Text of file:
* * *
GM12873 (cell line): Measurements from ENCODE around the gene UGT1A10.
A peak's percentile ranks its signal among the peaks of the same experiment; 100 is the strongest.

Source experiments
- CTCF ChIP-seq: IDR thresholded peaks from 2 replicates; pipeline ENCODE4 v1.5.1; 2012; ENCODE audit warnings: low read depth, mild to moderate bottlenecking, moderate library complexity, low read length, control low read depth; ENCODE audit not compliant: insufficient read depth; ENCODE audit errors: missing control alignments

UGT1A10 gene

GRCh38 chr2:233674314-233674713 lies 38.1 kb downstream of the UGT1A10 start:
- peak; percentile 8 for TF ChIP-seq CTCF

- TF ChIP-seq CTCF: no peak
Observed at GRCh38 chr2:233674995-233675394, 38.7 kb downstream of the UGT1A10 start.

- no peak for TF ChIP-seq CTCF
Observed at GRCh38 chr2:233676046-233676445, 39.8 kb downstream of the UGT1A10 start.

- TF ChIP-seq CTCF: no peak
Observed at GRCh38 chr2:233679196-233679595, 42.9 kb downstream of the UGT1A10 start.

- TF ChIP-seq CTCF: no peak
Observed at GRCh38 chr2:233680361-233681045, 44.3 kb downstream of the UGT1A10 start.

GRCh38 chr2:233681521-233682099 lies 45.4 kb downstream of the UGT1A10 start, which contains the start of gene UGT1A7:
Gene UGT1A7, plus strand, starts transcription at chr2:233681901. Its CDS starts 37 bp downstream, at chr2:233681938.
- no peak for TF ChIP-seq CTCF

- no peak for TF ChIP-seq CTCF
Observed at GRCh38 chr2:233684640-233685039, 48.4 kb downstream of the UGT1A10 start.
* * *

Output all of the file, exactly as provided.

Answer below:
GM12873 (cell line): Measurements from ENCODE around the gene UGT1A10.
A peak's percentile ranks its signal among the peaks of the same experiment; 100 is the strongest.

Source experiments
- CTCF ChIP-seq: IDR thresholded peaks from 2 replicates; pipeline ENCODE4 v1.5.1; 2012; ENCODE audit warnings: low read depth, mild to moderate bottlenecking, moderate library complexity, low read length, control low read depth; ENCODE audit not compliant: insufficient read depth; ENCODE audit errors: missing control alignments

UGT1A10 gene

GRCh38 chr2:233674314-233674713 lies 38.1 kb downstream of the UGT1A10 start:
- peak; percentile 8 for TF ChIP-seq CTCF

- TF ChIP-seq CTCF: no peak
Observed at GRCh38 chr2:233674995-233675394, 38.7 kb downstream of the UGT1A10 start.

- no peak for TF ChIP-seq CTCF
Observed at GRCh38 chr2:233676046-233676445, 39.8 kb downstream of the UGT1A10 start.

- TF ChIP-seq CTCF: no peak
Observed at GRCh38 chr2:233679196-233679595, 42.9 kb downstream of the UGT1A10 start.

- TF ChIP-seq CTCF: no peak
Observed at GRCh38 chr2:233680361-233681045, 44.3 kb downstream of the UGT1A10 start.

GRCh38 chr2:233681521-233682099 lies 45.4 kb downstream of the UGT1A10 start, which contains the start of gene UGT1A7:
Gene UGT1A7, plus strand, starts transcription at chr2:233681901. Its CDS starts 37 bp downstream, at chr2:233681938.
- no peak for TF ChIP-seq CTCF

- no peak for TF ChIP-seq CTCF
Observed at GRCh38 chr2:233684640-233685039, 48.4 kb downstream of the UGT1A10 start.